But it’s specific part of the pit viper that we are interested in today – namely the pit. The pit organ is located between the eye and the nostril, on each side of the snake’s head. It is a hollow pit, so the actual business end of the pit organ is inside the snake’s skull.
The pit is lined with epithelium, but it also has a membrane that is stretched across the base. As a consequence of the location membrane, there are air pockets on each side of the membrane. The trigeminal nerve innervates the membrane and there are thermosensors in the cells of the membrane.
So, the pit organ is a thermosensor that helps them locate prey animals (or predators). But wait you say. Sure, pit vipers may use a thermosensitive ion channel to sense the heat given off by passing prey animals. But we just said they use a COLD sensing ion channel, TRPA1. What gives?
So maybe it’s not so terribly bizarre that pit vipers use TRPA1 to sense their prey. But before they touch it??? We eat chili peppers and we react to the capsaicin in our mouths and noses. We go out on a summer day, and the heat activates our TRPV receptors in skin and other tissues. We eat something cold (or menthol) and we feel the cold sensations it touches or tissues. But snakes feel the heat of their prey before they eat, from a distance away! There must be more at work.
And there is. The TRPA1 ion channels in the pit organs of pit vipers have a mutated version of TRPA1. Here’s how things work according to a 2010 study that identified TRPA1 as the heat sensor. The pit is a hole with a membrane stretched toward the back. Consequently, there is an air chamber on both sides of the membrane. The membrane is highly vasculature and has the sensitive nerve endings with the TRPA1 channels.
The TRPA1 receptors are always firing, but at a low rate. Neutrally warm objects don’t change the firing rate, but warmer objects (as little as 0.001 ˚C warmer than background) will increase the firing rate. The receptor is mutated according to a 2011 study, with 11 amino acids of the pit TRPA1 divergent on only pit-containing snakes. These changes make the receptor so sensitive that it can react to infrared light signals (heat) from several feet away. That would be like our mouth burning over a chili pepper that we walked past in the supermarket.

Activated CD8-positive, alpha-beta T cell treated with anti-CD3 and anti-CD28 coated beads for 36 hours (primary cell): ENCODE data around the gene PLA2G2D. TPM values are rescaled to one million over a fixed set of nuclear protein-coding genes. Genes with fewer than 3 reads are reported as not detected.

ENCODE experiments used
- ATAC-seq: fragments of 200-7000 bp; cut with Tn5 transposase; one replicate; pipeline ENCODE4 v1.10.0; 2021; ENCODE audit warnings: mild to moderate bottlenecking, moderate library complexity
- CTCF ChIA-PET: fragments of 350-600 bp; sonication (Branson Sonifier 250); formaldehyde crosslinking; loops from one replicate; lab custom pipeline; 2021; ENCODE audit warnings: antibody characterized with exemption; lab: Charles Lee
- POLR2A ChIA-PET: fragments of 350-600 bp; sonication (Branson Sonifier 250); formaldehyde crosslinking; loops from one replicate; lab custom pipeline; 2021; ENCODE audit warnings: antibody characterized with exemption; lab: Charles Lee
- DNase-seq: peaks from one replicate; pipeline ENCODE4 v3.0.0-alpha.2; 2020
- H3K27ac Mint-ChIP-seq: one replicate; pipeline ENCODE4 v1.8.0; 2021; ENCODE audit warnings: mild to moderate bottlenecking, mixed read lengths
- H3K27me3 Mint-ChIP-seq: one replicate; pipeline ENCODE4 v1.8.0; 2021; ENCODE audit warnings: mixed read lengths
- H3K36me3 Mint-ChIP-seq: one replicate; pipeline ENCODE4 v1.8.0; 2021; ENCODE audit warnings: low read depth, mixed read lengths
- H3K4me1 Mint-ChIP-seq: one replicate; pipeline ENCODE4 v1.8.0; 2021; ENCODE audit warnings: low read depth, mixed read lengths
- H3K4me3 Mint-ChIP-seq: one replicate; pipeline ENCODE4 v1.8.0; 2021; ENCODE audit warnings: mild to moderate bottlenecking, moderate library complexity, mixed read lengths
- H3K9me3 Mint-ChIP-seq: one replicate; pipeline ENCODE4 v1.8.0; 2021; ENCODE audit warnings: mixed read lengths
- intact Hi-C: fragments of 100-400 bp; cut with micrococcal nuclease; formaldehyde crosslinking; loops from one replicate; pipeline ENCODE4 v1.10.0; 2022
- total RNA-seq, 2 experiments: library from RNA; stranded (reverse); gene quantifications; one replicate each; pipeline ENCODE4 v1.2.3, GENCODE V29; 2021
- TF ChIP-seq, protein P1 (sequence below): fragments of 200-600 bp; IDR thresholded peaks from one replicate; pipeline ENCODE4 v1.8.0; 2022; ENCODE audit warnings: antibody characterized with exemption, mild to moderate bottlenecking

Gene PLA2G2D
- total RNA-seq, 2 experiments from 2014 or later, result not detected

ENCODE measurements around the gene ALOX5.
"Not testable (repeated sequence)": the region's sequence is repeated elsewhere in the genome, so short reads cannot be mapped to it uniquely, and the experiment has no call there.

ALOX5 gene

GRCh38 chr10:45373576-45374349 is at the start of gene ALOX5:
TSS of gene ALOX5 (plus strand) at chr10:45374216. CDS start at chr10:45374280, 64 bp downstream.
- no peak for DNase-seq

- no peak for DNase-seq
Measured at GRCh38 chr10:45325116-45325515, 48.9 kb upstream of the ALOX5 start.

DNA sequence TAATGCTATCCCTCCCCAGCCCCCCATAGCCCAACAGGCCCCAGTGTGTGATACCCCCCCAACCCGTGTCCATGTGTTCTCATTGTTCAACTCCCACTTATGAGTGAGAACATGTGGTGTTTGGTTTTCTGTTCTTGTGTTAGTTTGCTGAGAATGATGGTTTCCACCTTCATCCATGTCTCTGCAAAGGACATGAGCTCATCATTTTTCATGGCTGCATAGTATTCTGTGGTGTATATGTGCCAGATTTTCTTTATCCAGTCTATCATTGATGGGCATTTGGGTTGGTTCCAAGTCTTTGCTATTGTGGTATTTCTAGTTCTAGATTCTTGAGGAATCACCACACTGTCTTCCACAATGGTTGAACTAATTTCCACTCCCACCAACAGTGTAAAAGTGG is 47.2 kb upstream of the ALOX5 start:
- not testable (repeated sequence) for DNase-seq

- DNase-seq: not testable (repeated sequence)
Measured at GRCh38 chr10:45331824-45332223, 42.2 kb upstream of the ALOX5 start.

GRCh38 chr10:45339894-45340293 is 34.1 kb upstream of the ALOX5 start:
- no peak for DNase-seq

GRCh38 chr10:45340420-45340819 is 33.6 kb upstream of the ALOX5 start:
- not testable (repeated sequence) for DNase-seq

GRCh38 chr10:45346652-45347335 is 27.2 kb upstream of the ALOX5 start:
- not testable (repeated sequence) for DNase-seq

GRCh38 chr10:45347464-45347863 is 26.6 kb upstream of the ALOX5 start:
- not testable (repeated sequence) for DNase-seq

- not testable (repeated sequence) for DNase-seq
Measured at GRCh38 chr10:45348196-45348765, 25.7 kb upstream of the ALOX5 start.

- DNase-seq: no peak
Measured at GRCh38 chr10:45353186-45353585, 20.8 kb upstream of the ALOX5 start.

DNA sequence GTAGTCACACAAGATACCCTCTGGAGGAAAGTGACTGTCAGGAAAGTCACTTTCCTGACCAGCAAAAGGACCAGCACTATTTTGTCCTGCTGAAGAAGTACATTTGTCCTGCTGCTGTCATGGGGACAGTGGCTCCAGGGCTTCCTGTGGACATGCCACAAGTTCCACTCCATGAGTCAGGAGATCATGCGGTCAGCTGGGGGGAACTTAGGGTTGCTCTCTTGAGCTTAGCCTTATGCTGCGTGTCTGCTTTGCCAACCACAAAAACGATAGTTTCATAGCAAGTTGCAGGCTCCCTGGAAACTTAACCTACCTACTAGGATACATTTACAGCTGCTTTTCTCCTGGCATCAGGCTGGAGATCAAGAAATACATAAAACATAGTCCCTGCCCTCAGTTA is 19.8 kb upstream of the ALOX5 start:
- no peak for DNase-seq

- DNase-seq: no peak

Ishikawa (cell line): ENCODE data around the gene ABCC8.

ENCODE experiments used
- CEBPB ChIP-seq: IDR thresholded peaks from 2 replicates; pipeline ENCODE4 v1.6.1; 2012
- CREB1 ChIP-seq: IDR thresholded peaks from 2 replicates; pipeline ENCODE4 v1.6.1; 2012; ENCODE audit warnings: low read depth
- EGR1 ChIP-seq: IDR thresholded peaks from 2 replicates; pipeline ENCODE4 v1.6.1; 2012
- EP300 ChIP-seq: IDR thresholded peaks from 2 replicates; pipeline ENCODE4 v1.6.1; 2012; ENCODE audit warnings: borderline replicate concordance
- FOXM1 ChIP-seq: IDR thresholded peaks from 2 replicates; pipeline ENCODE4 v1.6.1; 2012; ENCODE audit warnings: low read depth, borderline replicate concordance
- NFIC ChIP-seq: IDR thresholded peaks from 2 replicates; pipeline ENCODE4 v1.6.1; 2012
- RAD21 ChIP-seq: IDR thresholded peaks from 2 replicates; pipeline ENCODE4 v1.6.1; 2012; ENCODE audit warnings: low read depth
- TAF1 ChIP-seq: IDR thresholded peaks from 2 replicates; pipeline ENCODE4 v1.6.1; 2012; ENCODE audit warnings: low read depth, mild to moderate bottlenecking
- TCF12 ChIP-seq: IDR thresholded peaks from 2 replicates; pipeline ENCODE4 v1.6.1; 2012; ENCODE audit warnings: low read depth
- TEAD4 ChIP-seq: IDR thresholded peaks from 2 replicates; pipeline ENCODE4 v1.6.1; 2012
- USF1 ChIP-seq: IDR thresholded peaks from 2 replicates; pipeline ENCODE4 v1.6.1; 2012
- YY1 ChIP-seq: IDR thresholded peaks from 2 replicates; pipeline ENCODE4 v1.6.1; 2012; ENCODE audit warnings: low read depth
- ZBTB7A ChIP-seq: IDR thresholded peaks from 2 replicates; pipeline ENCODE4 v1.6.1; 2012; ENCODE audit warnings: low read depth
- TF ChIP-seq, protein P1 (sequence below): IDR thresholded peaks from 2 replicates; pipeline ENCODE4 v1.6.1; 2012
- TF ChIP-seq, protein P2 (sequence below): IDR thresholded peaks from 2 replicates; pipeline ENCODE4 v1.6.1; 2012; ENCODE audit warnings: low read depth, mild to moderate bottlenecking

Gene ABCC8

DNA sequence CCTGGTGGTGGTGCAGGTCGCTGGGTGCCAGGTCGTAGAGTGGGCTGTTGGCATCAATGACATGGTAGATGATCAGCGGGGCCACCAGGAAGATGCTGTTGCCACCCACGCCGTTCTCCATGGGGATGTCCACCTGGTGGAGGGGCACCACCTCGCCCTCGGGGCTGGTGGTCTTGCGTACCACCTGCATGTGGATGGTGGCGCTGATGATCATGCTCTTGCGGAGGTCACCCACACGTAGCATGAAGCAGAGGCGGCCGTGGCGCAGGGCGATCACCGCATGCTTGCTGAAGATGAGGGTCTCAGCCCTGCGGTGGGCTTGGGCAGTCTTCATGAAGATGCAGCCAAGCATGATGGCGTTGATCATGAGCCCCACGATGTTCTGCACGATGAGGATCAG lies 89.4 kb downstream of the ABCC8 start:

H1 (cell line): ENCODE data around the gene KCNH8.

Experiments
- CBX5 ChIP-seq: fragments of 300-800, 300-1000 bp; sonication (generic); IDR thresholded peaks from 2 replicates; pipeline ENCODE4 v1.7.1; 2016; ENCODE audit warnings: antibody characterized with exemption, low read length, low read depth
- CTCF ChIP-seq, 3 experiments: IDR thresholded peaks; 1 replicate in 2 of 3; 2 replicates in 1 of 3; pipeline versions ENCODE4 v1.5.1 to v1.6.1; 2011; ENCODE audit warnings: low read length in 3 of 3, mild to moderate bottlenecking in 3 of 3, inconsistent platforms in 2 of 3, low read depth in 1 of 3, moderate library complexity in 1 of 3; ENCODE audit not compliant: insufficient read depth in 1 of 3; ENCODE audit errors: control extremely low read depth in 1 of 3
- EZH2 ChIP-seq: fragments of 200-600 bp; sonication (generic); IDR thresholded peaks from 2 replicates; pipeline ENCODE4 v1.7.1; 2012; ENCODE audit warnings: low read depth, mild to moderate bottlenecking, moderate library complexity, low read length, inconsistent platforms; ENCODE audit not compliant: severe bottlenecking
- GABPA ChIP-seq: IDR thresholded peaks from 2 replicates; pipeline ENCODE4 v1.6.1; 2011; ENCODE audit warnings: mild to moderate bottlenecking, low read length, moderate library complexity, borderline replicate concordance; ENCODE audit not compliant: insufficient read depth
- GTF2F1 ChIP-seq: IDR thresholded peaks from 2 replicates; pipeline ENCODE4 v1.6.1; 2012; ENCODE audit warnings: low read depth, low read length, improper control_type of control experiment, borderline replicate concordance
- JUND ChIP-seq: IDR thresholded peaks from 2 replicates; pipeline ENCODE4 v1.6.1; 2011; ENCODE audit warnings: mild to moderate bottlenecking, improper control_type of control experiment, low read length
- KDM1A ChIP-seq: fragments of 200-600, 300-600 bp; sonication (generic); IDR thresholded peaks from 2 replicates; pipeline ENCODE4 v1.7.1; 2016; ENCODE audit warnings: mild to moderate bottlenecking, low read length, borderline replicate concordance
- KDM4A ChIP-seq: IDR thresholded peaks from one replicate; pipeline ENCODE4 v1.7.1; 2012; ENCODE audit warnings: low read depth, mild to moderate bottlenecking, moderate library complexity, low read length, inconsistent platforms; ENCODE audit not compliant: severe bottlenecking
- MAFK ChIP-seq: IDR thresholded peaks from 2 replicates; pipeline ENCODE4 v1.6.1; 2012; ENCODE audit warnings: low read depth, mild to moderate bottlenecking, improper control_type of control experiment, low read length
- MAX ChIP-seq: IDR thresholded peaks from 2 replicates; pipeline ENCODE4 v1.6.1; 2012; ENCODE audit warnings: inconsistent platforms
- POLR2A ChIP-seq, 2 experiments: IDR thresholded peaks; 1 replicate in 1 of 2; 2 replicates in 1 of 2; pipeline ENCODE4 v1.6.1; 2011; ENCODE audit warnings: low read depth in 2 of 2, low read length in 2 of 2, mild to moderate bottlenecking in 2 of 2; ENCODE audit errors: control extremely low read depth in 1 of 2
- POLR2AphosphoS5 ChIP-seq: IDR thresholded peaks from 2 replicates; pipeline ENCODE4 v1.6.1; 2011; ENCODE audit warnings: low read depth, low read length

Since the sensors are spread across the entire membrane, the effect on locating the source is sort of like vision or a pinhole camera. Light passes through the pupil and diverges before it hits the retina. This provides for a larger spread of the “image” across the membrane and allows for precise two-dimensional map of the target. The difference in heat between the target and the background gives a “picture” of the object that is warm.
The picture generated is also a little like hearing, since the heat will reach one pit earlier or more strongly. By comparing the timing and the strength of the signals from each pit, the distance and direction to the target can be detected by the brain (see this post for localization of sound waves).
Because the heat “picture” pit vipers pick up is based on the difference between the temperature of target and background, most pit vipers hunt when coolest, so temperature gradient between environment and prey is greatest. Prey will stick out the most.
Snakes can also use the pit more conventionally, as a thermosensor for its whole body. The basal rate of firing will tell the snake when to move to shade if it’s too warm or move to sun if it’s too cold. This is how it regulates its body temperature.
Boas and pythons with pits have 3-4 simple pits in their upper lips. They don’t have the suspended membrane for sensing temperature, the TRPA1 sensors are housed within the epidermal cells at the back of the pit.
Next week – vampire bats and mosquitoes get into the mutated thermosensor act as well.
For more information or classroom activities, see:
Pit vipers –
Bone conduction hearing –
VNO (Jacobson organ) -